• What are some of the pains you’re seeing within the organization regarding _____?
  • How much better would your day improve if you were able to solve this problem?
  • What would life be like without solving this?
  • What does the dream look like, and how much does it help you?
  • What keeps you up at night?
Pain points are our bread and butter. Pain is what we’re treating with our solution. These questions reveal what is important to the prospect, where they can see the value in your solution. Most importantly though, it’s telling your sales rep what areas to focus on. If your solution treats ten pain points, but the prospect only cares about two, you’re not going to waste time harping on points they don’t care about.
Current Solution or Problem
  • Have you used products similar to {solution category}?
  • How are you currently handling {problem}?
  • Where do you run into obstacles with your current solution?
When trying to pitch a new solution, you need to understand how they’re currently handling the problem. Knowing what solution the prospect is using will be helpful for sales when crafting the pitch. If they’re familiar with the solution, they can apply knowledge of strengths and weaknesses as it compares to their product.
Timeframe
  • Are you looking into changing your {Solution} this year? When?
  • What is your timeframe for this project? How soon do you want to implement a system?
  • Are there any contracts or solutions that would delay the process?
These questions are mostly closed-ended questions where we’re looking for specific responses. We’re not really fishing for content with these questions.
Company Size
  • How many employees/users do you have?
  • How many potential users do you think you might have for this solution/system?
  • How many people do you have assigned to ____ team/department?
  • How many hires do you have in a month?
  • How many locations?
Many of the questions here are closed-ended questions trying to find out necessary qualifying information about a company. You’re trying to find out if the company is worth your time, we typically only levy SDRs for sales sizes of around $20,000 or more. For example: If you sell software at a $100/month per seat, you’re probably not going to want to spend your SDRs’ and sales reps’ time working on a company with only three employees who would be using it.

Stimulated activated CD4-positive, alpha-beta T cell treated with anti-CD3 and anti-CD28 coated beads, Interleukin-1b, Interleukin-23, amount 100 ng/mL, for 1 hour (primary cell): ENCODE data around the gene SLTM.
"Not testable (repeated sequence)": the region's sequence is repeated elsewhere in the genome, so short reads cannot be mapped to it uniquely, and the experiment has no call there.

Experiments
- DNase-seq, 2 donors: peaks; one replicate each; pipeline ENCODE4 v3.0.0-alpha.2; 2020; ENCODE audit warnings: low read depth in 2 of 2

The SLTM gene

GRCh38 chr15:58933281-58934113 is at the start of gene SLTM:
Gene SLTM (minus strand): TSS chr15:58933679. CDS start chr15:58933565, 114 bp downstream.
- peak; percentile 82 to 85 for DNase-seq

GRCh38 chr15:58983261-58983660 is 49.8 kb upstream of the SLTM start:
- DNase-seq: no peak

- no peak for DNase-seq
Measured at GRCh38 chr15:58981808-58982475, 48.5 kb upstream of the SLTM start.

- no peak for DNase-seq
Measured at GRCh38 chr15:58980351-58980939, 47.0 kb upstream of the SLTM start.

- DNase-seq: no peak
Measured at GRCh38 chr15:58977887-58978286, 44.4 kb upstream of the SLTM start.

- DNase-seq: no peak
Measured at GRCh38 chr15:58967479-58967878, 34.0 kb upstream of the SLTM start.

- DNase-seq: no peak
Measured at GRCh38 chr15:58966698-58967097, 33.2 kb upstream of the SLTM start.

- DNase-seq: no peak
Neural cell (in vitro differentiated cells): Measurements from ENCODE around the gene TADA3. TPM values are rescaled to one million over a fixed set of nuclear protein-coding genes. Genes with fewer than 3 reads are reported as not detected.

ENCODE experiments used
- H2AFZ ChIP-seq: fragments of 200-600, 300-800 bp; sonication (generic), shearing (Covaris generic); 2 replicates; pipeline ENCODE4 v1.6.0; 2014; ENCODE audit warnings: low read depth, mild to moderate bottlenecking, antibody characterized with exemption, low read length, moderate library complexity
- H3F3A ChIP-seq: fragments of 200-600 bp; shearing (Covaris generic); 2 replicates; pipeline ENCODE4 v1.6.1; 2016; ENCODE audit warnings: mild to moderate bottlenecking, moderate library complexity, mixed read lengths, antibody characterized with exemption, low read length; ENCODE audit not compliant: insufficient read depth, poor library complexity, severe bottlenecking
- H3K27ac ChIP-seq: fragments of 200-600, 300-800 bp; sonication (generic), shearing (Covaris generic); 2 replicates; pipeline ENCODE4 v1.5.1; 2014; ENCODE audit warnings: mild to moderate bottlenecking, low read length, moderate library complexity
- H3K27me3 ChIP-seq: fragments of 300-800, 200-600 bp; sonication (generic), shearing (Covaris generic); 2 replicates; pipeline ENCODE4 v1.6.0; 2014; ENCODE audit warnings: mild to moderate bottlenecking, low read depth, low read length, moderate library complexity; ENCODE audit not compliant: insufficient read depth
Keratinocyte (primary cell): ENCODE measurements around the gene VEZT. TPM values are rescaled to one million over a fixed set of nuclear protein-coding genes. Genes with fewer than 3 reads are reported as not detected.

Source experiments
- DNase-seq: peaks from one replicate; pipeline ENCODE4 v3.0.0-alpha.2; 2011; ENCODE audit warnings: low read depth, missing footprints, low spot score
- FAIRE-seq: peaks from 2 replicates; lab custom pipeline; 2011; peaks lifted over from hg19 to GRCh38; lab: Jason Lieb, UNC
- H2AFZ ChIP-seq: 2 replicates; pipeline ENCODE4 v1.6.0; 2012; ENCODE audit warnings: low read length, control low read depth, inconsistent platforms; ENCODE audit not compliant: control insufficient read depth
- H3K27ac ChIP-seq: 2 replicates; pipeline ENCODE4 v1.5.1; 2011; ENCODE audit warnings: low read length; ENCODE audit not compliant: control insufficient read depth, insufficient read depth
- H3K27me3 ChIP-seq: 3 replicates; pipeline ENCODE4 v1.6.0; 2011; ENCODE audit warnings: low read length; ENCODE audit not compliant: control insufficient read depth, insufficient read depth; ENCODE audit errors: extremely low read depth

Budget
  • How much do you pay for a similar solution?
  • How much money is budgeted for this solution?
Typically, we don’t have our SDRs ask too many budgetary questions. We tend to focus on company size questions instead. These are more relevant for sales reps who are trying to create an SQO.

 

As you can see, there are many discovery questions you can ask. You don’t need to ask all of them (nor should you unless you want to test your prospect’s patience). Typically we have our SDRs ask four to five discovery questions that capture the environment or high-level pains, but it can always be more or less depending on the solution you are selling. You’ll likely need to create questions that are specific to your offering.

How to write discovery questions

Your best discovery questions are based on understanding the challenges of the industry. Try a little roleplay as your target buyer persona and consider:

  • What are the challenges I experience in my day-to-day?
  • What causes me pain?
  • What do I value?
  • How would the offering help me?

These questions give you a place to start, but you ultimately have to know what it’s like to walk a mile in your prospect’s shoes so that you can understand what the potential pains are. If your persona isn’t well developed, you may need to do some more research and conduct some interviews with previous customers and see how you can improve your understanding.

The advice above will help you find the right questions to collect information and context, but they may not necessarily provoke. A question that’s provoking should be open-ended and stimulate the prospect to think.

For example:

Can I ask you why you went with your previous solution?

This would help you not only uncover the motive and reason behind what their current solution is, but it also can put the prospect in the mindset they had when they procured their solution.

Conclusion

Context is key, knowing more than just the pain points, but the stories behind them will give your sales team the full picture when closing with a prospect; and great discovery questions will give you that context while stimulating the conversation.

If you pick or create great discovery questions for your SDRs, you’ll be able to qualify better leads and equip your sales team with the information for more persuasive closing.

Need help developing building out a sales development campaign or program? We’re here to help. Contact us today to set more sales appointments.